September 30, 2009 Padang, Sumatra Quake

Updated 10/17/2009

A 7.9 Magnitude quake shook southern Sumatra on September 30, 2009 at 10:16 GMT, 5:16 PM local time. The epicenter was 31 miles west of the city of Padang, Sumatra, Indonesia. Padang is the capital of West Sumatra and has a population of 900,000. the quake was felt as far away as Singapore, 200 miles to the NE. 1,110 people have been reported dead, with 300 still unaccounted for. More than 2,000 are reported injured and over 100,000 building are reported destroyed, with another 100,000 damaged. Unoffical casualty reports have given a higher number of deaths, up to 4,000, but there is no indication how reliable that figure is. Early estimates of fatalities in Padang were reduced while the figures in outlying areas increased. Rescue efforts were hampered because many roads, bridges and telephone communications systems were damaged in the quake. Among the damaged buildings are schools, apartments, offices and hospitals. In places patients were treated in parking lots due to damage from the quake. Most of the casualties are the result of people caught in collapsing buildings.

While early rescue efforts concentrated on the city of Padang, outlying villages in the area were also badly damaged. Over 600 people are thought to be dead in this area. Many buildings in the Padang Pariman district were damaged when their metal roofs collapsed. The quake caused landslides that either undermined houses, sending them crashing down the hillside or buried them under tons of earth. A wedding celebration attended by 400 guests was buried by a massive landslide.

The international press gave this quake extensive coverage for a few days before moving on to other things, with few follow up stories.

The southern coast of Sumatra is prone to very large earthquakes. In this area, the Australian
Plate is subducting under the Sunda Plate to the northeast. As the plate is forced down under Sumatra into the Earth's mantle, it heats up releasing magma, which rises to form the island of Sumatra and the volcanoes which comprise it. There have been a series of megathrust quakes of over 8.0 M on different sections of the subduction zone. The 2004 tsunami was caused by a 9.0 megathrust quake at the northwestern end of Sumatra, about 500 miles from Padang. This earthquake was deeper, at 50 miles underground, than these quakes and the USGS says that it most likely occurred within the Australian plate below the plate boundary. At 7.6 M it was also not as strong than those others. This section of the fault has not had a large quake, over 8.0M, since 1797. The USGS says that it is not clear how this quake relates to the series of stronger, shallower quakes on sections of the fault zone on either side of this area. It is likely that this quake was not large enough to relieve the pressure that has been building up on this section of the subduction zone.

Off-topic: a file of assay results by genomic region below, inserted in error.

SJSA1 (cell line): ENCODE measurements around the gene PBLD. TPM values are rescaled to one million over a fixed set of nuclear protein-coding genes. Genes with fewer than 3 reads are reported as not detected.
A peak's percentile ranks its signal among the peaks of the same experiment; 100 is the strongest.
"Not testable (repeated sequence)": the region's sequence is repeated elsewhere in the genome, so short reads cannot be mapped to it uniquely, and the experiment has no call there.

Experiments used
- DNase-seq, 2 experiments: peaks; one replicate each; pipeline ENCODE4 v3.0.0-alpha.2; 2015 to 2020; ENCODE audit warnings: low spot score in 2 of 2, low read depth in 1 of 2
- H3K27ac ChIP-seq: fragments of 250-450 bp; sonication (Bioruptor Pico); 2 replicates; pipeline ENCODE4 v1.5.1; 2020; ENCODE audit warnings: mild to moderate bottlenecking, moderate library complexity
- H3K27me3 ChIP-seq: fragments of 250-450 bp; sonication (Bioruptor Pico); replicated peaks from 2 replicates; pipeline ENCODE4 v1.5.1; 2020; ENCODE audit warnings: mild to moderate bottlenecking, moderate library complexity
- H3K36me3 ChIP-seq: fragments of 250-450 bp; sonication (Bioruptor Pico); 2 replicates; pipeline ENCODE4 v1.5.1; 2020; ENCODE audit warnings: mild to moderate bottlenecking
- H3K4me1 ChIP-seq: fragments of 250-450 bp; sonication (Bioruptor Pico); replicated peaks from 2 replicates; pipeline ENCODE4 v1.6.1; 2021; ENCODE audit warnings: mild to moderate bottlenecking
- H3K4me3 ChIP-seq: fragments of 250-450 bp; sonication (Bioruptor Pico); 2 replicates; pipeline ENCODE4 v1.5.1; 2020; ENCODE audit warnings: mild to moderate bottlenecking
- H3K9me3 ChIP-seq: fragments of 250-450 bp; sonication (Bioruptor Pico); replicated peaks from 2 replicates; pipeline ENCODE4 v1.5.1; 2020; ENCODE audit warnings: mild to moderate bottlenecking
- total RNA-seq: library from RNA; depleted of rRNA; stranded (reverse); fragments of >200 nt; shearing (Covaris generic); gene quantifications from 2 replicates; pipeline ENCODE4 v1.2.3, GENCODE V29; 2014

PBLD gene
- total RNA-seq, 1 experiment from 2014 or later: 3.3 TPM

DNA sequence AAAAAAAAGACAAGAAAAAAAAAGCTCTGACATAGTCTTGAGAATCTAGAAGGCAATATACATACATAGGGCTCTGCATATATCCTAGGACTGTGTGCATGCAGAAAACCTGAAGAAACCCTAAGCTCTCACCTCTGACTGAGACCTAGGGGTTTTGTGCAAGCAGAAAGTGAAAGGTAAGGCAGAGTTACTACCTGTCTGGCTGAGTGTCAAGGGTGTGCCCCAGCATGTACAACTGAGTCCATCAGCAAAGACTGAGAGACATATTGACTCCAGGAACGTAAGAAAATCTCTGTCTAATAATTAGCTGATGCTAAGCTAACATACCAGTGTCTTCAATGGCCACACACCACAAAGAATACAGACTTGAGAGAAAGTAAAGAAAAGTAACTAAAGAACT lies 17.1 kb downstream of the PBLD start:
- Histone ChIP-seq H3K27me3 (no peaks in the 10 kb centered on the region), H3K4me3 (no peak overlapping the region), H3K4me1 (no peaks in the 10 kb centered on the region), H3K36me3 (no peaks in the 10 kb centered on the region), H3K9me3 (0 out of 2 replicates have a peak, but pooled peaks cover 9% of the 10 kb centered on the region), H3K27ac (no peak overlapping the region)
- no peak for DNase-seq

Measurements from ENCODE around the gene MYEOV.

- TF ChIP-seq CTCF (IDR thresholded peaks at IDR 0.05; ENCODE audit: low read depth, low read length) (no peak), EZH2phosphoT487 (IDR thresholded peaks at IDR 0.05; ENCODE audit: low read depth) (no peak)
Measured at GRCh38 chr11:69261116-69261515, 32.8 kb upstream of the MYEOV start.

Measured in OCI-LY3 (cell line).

This quake is unrelated to the Somoan quake of the day before, which was centered 6,000 miles to the east in the Pacific Ocean.

A second large earthquake hit the following day 135 miles SE of Padang, closer to the city of Benkulu. This earthquake, with a Magnitude of 6.6, was strong enough to cause some damage, but there have been no reports of casualties. This quake was much shallower and was on the Sumatra fault in the overlying Sunda plate.

(See the Plate Tectonics page for more information on these processes.) The US Geological Survey (USGS) is an invaluable resource in understanding and tracking earthquakes. See the USGS summary of this quake.